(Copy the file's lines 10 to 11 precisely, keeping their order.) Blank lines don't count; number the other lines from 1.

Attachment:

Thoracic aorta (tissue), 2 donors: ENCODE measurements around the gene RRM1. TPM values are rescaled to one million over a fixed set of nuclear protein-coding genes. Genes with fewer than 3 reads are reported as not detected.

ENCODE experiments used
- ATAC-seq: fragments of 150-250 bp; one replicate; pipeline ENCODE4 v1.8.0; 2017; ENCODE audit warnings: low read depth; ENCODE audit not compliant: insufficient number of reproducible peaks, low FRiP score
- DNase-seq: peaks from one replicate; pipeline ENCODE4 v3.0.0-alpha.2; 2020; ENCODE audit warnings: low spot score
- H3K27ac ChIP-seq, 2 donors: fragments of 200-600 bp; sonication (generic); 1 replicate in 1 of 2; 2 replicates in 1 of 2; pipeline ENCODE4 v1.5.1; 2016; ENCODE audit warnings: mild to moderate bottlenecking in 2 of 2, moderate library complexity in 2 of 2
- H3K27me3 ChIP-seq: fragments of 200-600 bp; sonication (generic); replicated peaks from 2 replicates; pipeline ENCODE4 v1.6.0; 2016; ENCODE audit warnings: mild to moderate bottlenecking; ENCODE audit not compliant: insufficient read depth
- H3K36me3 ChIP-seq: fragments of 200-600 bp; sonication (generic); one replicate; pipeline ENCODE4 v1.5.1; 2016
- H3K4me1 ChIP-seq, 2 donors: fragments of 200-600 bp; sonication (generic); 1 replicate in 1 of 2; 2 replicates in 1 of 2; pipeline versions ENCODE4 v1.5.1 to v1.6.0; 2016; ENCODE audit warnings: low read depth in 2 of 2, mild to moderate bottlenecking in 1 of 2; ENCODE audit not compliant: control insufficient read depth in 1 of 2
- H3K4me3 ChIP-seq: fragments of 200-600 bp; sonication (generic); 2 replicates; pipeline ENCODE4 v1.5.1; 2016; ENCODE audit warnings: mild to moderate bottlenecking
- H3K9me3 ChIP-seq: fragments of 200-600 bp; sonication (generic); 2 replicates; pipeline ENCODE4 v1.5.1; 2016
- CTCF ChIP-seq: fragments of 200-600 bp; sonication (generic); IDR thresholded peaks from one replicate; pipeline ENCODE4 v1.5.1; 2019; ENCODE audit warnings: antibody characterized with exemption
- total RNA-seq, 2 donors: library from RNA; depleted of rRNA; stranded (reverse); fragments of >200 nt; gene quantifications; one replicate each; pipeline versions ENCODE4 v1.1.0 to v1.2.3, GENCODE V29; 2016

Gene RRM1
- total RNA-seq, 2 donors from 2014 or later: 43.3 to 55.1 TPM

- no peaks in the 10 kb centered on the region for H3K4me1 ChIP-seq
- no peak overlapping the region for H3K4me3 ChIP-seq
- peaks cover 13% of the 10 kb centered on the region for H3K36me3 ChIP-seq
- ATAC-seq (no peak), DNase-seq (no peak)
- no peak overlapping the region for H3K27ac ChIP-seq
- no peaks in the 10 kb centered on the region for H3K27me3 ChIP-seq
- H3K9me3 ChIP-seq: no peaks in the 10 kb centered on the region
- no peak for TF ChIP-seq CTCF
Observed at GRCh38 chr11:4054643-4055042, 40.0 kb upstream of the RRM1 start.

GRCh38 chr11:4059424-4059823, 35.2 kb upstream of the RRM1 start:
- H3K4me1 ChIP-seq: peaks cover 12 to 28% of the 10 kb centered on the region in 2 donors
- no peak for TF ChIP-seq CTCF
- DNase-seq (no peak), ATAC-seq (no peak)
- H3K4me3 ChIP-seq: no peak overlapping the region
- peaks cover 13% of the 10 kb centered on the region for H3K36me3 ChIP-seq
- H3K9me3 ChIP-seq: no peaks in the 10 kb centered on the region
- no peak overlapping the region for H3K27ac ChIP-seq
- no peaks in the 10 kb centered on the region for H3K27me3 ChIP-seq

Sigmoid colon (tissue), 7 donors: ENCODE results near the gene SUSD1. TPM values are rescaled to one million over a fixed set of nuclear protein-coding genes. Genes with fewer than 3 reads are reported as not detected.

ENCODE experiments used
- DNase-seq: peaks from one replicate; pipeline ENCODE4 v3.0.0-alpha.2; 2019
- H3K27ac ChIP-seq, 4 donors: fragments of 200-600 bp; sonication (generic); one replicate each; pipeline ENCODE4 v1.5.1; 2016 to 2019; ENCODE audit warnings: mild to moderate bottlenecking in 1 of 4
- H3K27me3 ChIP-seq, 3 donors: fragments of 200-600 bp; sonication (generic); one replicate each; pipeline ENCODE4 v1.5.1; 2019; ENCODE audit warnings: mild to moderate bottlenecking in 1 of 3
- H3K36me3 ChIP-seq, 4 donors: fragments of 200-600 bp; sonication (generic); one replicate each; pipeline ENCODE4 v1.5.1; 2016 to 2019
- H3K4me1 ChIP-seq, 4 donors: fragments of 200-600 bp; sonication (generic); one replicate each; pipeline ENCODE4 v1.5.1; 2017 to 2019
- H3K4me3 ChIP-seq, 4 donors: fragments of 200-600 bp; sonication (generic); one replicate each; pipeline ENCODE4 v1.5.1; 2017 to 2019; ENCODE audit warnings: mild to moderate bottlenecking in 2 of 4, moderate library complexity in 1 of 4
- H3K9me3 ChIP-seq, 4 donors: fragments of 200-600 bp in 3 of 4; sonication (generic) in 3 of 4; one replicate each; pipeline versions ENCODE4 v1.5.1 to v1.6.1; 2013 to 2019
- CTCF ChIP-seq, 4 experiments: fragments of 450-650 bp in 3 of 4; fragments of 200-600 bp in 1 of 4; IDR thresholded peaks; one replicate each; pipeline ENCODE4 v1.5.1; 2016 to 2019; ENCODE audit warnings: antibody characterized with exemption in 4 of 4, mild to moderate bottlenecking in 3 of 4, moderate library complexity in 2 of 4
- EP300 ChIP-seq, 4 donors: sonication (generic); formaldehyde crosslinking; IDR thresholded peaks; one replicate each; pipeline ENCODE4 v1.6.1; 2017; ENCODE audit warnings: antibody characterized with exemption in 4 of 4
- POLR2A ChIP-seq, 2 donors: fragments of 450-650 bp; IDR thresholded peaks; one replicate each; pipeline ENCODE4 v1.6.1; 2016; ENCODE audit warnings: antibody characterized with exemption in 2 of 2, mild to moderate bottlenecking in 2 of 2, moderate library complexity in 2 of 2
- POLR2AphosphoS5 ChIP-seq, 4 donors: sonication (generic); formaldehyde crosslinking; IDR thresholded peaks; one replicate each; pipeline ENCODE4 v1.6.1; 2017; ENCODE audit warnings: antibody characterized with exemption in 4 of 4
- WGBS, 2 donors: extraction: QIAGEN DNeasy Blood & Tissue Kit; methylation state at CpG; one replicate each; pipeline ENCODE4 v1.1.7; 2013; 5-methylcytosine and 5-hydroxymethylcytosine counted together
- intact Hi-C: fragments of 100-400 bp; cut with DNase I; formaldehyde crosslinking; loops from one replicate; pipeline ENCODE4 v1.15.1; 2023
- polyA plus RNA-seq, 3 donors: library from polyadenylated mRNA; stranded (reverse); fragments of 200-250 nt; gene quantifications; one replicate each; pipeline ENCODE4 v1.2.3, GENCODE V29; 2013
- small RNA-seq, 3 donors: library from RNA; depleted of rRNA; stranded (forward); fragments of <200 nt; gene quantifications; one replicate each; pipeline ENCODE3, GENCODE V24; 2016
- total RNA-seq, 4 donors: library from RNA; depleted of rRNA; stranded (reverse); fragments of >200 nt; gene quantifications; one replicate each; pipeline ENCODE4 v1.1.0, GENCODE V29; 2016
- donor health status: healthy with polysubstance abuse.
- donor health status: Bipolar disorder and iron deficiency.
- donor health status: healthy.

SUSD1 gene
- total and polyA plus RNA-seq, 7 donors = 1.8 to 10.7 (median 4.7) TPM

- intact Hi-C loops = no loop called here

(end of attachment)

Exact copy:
- H3K9me3 ChIP-seq: fragments of 200-600 bp; sonication (generic); 2 replicates; pipeline ENCODE4 v1.5.1; 2016
- CTCF ChIP-seq: fragments of 200-600 bp; sonication (generic); IDR thresholded peaks from one replicate; pipeline ENCODE4 v1.5.1; 2019; ENCODE audit warnings: antibody characterized with exemption